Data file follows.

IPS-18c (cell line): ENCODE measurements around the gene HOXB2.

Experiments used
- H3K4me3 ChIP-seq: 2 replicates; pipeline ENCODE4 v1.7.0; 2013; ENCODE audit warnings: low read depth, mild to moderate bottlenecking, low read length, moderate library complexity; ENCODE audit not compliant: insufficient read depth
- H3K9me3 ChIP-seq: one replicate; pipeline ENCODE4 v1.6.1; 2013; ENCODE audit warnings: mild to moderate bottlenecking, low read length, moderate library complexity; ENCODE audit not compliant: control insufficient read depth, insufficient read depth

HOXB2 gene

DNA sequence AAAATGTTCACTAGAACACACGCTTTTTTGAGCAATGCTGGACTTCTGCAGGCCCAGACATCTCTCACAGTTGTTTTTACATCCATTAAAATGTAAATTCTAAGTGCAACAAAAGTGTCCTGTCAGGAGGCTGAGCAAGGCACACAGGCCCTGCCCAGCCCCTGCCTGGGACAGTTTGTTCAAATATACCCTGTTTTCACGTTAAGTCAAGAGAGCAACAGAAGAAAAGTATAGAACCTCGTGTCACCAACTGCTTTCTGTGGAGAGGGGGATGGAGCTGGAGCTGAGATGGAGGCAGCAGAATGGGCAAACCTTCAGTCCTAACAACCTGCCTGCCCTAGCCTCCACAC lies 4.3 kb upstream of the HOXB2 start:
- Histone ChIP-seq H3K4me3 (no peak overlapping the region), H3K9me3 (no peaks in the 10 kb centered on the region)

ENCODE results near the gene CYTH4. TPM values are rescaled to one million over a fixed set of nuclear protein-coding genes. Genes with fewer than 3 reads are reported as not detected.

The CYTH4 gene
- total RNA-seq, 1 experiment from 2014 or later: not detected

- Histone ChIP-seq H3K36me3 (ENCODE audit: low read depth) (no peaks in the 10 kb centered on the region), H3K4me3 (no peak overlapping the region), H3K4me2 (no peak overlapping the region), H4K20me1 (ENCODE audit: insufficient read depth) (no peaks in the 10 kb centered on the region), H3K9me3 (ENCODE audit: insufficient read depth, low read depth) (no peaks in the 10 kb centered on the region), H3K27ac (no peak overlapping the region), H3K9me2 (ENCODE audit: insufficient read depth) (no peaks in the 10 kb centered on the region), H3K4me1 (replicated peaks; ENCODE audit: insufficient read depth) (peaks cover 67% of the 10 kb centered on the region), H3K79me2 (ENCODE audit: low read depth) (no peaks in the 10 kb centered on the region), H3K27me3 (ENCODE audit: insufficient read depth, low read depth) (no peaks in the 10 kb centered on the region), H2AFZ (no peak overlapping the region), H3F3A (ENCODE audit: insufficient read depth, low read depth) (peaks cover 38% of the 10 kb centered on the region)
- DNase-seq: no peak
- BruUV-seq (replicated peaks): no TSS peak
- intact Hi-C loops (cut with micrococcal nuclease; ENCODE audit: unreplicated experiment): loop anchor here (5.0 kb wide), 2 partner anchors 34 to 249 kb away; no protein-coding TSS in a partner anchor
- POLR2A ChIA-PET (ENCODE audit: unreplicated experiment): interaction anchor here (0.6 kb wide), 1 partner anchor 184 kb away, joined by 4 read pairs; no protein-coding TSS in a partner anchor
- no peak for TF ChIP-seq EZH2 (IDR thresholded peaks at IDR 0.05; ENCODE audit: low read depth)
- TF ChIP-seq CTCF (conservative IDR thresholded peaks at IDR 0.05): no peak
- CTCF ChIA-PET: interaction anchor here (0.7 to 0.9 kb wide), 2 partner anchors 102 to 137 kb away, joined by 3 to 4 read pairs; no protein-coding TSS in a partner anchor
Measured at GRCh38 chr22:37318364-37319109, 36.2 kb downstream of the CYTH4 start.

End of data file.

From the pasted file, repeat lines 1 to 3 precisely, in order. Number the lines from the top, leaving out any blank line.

IPS-18c (cell line): ENCODE measurements around the gene HOXB2.

Experiments used
- H3K4me3 ChIP-seq: 2 replicates; pipeline ENCODE4 v1.7.0; 2013; ENCODE audit warnings: low read depth, mild to moderate bottlenecking, low read length, moderate library complexity; ENCODE audit not compliant: insufficient read depth